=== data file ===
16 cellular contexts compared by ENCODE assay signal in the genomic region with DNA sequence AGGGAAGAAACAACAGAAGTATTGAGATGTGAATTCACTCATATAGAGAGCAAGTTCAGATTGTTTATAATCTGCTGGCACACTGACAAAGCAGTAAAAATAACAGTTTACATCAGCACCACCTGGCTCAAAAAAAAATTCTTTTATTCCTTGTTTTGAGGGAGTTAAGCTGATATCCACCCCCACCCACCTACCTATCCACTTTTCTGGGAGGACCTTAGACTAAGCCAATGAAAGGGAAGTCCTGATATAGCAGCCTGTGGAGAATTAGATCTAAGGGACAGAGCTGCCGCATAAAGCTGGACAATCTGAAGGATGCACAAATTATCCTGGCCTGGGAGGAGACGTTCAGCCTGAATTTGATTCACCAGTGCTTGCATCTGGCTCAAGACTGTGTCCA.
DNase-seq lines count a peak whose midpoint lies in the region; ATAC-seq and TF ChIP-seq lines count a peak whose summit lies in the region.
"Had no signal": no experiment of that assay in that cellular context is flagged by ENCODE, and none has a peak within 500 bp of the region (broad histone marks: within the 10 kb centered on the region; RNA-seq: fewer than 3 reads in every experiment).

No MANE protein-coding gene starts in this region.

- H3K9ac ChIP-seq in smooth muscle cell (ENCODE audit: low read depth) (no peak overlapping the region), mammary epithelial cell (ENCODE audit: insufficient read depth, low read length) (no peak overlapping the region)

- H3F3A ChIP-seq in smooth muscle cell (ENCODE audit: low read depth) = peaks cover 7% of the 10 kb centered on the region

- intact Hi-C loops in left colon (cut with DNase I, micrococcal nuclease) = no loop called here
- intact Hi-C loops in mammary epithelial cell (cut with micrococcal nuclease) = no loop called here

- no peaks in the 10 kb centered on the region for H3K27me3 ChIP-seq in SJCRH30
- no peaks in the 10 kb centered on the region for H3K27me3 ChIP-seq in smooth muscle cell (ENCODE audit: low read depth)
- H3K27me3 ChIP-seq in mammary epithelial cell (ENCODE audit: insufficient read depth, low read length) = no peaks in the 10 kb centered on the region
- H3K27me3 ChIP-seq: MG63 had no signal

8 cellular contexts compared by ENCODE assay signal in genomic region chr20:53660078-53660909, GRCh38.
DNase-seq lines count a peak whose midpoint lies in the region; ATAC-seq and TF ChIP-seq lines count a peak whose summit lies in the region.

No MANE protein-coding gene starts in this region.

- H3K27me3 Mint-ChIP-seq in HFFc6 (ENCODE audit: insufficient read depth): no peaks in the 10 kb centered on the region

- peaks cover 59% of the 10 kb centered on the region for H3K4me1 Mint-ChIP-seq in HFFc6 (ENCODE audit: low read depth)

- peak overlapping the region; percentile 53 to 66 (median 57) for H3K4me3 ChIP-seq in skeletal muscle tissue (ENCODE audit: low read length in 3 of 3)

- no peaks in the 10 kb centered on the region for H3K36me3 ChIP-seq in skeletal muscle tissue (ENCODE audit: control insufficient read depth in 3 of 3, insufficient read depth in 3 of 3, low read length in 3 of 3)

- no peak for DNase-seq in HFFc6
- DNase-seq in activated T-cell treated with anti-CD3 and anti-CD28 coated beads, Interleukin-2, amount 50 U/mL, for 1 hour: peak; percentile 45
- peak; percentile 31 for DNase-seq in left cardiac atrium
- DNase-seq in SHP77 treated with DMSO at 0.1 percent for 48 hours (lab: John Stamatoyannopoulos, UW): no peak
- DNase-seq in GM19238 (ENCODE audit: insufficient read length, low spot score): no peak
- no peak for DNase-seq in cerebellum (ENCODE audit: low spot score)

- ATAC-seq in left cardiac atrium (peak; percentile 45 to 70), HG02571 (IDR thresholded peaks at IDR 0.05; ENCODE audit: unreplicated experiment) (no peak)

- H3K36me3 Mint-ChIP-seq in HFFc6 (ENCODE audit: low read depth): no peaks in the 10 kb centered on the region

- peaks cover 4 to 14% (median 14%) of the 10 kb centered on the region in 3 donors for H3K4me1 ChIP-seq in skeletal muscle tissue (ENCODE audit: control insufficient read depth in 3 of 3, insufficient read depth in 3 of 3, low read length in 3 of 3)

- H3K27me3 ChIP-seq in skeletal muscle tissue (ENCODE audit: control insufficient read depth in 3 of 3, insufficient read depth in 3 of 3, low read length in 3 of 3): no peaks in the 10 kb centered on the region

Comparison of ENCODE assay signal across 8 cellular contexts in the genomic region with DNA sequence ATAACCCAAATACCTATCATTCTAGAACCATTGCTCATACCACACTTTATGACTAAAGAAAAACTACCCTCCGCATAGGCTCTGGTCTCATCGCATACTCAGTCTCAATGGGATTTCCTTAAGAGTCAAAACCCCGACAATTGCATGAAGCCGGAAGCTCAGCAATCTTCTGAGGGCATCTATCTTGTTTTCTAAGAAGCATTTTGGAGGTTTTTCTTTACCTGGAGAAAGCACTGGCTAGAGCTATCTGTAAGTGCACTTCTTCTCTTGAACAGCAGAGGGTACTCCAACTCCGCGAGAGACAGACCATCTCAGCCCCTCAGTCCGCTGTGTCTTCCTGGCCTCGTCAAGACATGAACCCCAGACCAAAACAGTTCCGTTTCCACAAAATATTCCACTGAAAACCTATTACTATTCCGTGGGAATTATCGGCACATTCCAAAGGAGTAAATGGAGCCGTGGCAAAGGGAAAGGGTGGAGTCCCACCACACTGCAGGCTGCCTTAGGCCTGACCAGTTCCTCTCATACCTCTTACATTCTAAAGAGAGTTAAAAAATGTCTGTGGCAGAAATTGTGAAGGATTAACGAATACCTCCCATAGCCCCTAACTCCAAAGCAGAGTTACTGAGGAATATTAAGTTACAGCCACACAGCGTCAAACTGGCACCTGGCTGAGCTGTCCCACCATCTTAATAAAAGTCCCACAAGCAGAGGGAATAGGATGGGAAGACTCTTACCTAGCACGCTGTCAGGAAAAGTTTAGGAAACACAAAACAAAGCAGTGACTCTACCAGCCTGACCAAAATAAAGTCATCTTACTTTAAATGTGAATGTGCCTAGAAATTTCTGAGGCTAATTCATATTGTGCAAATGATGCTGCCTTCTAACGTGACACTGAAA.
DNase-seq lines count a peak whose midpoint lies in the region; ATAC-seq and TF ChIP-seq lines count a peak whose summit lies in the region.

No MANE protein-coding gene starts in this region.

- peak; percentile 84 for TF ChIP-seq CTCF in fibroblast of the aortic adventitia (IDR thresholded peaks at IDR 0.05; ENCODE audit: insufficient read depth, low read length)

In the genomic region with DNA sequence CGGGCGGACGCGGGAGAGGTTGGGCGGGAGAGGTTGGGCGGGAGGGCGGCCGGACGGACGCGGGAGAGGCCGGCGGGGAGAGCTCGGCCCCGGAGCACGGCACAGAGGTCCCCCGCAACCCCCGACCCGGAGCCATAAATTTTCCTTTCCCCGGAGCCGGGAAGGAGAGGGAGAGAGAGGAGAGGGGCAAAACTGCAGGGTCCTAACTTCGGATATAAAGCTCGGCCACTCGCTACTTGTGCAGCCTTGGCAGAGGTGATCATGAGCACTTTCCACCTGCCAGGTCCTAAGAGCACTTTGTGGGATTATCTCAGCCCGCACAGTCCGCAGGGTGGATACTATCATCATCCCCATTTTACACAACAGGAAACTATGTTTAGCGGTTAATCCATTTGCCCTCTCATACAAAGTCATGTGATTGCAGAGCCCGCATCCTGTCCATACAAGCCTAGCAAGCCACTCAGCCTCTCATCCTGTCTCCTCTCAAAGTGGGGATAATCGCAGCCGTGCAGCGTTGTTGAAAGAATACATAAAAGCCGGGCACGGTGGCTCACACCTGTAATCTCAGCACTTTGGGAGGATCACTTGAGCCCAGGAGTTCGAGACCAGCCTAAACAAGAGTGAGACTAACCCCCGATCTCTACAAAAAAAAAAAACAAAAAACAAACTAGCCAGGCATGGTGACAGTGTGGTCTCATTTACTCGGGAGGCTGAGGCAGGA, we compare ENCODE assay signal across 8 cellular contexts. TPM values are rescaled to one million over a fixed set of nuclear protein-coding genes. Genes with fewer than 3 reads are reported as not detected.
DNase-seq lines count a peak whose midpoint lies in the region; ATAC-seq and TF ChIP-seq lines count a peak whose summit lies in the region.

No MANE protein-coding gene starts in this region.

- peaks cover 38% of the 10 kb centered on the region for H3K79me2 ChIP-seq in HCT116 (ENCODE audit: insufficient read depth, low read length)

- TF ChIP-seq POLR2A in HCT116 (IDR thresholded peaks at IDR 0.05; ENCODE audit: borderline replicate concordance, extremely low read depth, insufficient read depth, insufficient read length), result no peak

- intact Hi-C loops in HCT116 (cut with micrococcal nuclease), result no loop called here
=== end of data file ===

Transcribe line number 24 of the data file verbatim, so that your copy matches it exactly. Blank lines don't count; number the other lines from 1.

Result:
- DNase-seq in GM19238 (ENCODE audit: insufficient read length, low spot score): no peak